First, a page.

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St. Martin de Porres homeless shelter client Randy Armstrong says the coronavirus “sucks.” There are 212 mats at St. Martin de Porres shelter for men like Armstrong over the age of 50. He’s shoved his mat against the wall for more space. (Photo: Alan Berner / The Seattle Times)

St. Martin de Porres homeless shelter client Randy Armstrong says the coronavirus “sucks.” There are 212 mats at St. Martin de Porres shelter for men like Armstrong over the age of 50. He’s shoved his mat against the wall for more space. (Photo: Alan Berner / The Seattle Times)

Six Quick—But Very Important—Points About Coronavirus and Poverty in the US

The most vulnerable among us simply do not have the same options as the most privileged.

Bill Quigley

In the United States, tens of millions of people are at a much greater risk of getting sick from the coronavirus than others.  The most vulnerable among us do not have the option to comply with suggestions to stay home from work or work remotely. Most low wage workers do not have any paid sick days and cannot do their work from home.  The over two million people in jails and prisons each night do not have these options nor do the half a million homeless people.

One.  Thirty-four million workers do not have a single day of paid sick leave. Even though most of the developed world gives its workers paid sick leave there is no federal law requiring it for workers.  Thirty seven percent of private industry workers do not have paid sick leave including nearly half of the lowest paid quarter of workers.   That means 34 million working people have no paid sick leave at all.  As with all inequality, this group of people is disproportionately women and people of color. More than half of Latinx workers, approximately 15 million workers, are unable to earn a single sick day.  Nearly 40 percent of African American workers, more than 7 million people, are in jobs where they cannot earn a single paid sick day. 

Two.  Low wage workers and people without a paid sick day have to continue to work to survive.  Studies prove people without paid sick days are more likely to go to work sick than workers who have paid sick leave.  And workers without paid sick days are much more likely to seek care from emergency rooms than those with paid sick leave.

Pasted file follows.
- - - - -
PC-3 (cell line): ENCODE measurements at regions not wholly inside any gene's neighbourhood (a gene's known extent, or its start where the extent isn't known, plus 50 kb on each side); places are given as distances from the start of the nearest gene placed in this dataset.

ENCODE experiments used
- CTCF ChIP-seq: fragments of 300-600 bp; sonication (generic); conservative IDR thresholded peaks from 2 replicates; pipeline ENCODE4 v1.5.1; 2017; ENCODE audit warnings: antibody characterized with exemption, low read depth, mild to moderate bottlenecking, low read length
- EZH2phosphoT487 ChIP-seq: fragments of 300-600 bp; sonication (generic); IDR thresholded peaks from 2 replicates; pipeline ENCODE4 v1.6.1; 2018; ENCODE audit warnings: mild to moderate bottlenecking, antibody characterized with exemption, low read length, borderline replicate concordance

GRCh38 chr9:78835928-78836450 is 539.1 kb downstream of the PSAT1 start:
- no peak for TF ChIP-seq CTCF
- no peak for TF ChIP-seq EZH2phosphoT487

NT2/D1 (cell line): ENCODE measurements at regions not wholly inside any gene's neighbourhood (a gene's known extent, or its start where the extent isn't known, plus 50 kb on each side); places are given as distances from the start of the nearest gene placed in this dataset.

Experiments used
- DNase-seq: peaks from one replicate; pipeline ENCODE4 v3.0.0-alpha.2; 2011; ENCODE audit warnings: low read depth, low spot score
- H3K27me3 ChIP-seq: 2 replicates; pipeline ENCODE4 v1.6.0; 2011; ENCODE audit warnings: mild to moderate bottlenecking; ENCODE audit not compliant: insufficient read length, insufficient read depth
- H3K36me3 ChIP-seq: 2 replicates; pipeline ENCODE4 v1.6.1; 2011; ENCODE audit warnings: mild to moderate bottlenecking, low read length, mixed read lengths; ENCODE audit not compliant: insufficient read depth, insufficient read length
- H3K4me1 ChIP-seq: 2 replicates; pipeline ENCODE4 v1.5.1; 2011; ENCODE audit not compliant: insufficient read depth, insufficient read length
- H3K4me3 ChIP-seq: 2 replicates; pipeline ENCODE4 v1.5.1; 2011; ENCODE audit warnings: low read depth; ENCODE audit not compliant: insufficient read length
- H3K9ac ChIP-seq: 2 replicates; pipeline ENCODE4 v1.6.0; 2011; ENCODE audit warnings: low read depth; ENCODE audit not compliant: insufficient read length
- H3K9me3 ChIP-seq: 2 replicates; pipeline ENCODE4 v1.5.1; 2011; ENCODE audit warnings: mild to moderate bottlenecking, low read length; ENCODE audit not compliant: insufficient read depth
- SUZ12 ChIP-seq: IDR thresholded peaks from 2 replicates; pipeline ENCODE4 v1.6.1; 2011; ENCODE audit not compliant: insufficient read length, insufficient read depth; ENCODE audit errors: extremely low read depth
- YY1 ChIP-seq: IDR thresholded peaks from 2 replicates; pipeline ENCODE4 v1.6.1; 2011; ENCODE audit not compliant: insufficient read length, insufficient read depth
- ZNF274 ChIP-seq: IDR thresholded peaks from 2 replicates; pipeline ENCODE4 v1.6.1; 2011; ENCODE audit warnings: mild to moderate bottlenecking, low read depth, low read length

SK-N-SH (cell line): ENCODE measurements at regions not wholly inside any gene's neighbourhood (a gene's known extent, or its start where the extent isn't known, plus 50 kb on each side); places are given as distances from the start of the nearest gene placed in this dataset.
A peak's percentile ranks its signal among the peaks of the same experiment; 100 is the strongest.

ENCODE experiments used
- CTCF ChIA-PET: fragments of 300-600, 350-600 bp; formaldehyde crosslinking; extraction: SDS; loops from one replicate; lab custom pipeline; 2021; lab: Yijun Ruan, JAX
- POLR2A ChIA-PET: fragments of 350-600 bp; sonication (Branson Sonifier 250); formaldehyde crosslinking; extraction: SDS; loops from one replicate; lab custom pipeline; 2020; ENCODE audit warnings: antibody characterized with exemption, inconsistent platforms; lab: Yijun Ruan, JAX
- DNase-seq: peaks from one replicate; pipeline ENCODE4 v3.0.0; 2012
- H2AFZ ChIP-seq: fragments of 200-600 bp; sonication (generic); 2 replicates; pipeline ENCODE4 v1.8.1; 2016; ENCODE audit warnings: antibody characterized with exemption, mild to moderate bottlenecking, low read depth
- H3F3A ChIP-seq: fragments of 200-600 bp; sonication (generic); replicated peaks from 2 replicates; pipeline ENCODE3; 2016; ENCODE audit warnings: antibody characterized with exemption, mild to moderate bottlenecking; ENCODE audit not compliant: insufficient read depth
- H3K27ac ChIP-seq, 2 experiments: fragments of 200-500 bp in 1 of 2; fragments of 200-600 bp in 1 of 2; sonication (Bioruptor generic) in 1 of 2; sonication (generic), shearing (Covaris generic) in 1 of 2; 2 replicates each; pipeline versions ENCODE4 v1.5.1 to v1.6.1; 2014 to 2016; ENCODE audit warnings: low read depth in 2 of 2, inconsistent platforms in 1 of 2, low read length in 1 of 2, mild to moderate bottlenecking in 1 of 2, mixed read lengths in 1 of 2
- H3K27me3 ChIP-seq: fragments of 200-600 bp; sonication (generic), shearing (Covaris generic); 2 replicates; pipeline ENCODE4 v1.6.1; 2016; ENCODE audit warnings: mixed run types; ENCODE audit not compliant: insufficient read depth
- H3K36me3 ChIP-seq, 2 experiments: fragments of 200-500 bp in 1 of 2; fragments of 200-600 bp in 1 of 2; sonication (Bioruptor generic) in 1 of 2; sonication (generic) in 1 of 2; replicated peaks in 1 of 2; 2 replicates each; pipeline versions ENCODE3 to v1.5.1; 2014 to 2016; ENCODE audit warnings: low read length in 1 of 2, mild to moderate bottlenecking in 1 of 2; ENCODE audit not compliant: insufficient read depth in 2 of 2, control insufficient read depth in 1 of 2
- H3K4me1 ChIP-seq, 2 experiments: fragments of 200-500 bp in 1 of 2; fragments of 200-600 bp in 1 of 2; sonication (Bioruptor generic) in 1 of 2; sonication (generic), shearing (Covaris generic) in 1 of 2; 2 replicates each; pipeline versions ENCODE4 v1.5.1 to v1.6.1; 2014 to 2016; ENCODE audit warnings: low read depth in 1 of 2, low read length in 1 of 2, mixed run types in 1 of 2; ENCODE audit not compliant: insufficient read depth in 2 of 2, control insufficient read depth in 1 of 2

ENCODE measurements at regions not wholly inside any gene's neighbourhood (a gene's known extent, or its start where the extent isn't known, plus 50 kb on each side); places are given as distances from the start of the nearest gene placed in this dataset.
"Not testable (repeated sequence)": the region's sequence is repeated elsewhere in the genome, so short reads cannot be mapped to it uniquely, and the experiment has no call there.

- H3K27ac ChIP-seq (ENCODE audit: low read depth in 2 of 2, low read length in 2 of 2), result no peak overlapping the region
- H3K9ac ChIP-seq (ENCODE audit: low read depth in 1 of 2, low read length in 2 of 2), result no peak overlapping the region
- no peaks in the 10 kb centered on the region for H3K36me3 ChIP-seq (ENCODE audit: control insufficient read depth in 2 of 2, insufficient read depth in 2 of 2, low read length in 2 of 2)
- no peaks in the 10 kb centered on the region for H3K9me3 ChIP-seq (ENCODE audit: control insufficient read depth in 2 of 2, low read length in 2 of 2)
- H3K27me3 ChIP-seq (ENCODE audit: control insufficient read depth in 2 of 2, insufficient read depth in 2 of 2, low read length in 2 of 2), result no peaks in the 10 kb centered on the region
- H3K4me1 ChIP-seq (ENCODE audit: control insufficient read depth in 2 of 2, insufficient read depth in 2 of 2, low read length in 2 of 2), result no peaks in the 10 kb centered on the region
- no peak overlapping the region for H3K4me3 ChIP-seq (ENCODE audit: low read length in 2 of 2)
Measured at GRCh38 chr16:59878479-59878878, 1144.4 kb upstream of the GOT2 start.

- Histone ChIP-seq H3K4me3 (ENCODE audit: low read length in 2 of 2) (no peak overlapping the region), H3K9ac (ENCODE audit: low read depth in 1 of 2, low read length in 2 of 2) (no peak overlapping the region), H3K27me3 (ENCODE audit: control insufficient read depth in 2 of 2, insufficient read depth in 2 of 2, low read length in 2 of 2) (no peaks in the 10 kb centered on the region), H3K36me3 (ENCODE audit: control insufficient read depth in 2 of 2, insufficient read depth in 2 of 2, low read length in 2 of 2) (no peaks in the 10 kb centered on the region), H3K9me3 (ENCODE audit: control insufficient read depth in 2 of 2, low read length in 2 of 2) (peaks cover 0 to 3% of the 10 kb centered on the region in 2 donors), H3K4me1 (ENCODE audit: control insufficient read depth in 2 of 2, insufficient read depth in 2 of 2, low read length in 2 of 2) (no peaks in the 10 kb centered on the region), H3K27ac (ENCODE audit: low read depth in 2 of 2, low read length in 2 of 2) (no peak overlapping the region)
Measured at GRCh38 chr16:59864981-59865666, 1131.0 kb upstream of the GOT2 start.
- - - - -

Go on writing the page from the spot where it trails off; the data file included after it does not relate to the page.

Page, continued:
Three.  About 30 million people in the US do not have health insurance, according to the Kaiser Family Foundation.  Nearly half say they cannot afford it.   They are unlikely to seek medical treatment for flu like symptoms or seek screening because they cannot afford it.  

Four.  Staying home is not an option for the homeless. There are about 550,000 homeless people in the US, according to the National Coalition for the Homeless.  Homeless people have rates of diabetes, heart disease, and HIV/AIDS at rates three to six times that of the general population, according to the National Alliance to End Homelessness.  Shelters often provide close living arrangements and opportunities to clean hands and clothes and utensils are minimal for those on the street.  Homeless people have higher rates of infectious, acute and chronic diseases like tuberculosis.

Five.  Nearly 2.2 million people are in jails and prisons every day, the highest rate in the world.  Prisoners are kept in close quarters and receive inadequate medical care.  Iran released 70,000 prisoners because of coronavirus.   Hand sanitizers are generally not allowed in jails because of their alcohol content.  Prisoners are kept in local over 3,000 different federal, state and jails and prisons, each of which has its own procedures and practices for dealing with infectious diseases.

Six.  Solutions?  For sick leave, see The National Partnership for Women & Families  which publishes several fact sheets about the need for paid sick days.  For prisons, see Prison Policy Initiative which has five specific suggestions for jails and prisons, starting with releasing as many people as possible.  New York City has developed a working paper on coronavirus for homeless shelters.  And of course, the country needs economic justice and universally available health care.


Our work is licensed under Creative Commons (CC BY-NC-ND 3.0). Feel free to republish and share widely.
Bill Quigley

Bill Quigley

Bill Quigley is Associate Director of the Center for Constitutional Rights and a law professor at Loyola University New Orleans. He is a Katrina survivor and has been active in human rights in Haiti for years. He volunteers with the Institute for Justice and Democracy in Haiti (IJDH) and the Bureau de Avocats Internationaux (BAI) in Port au Prince.

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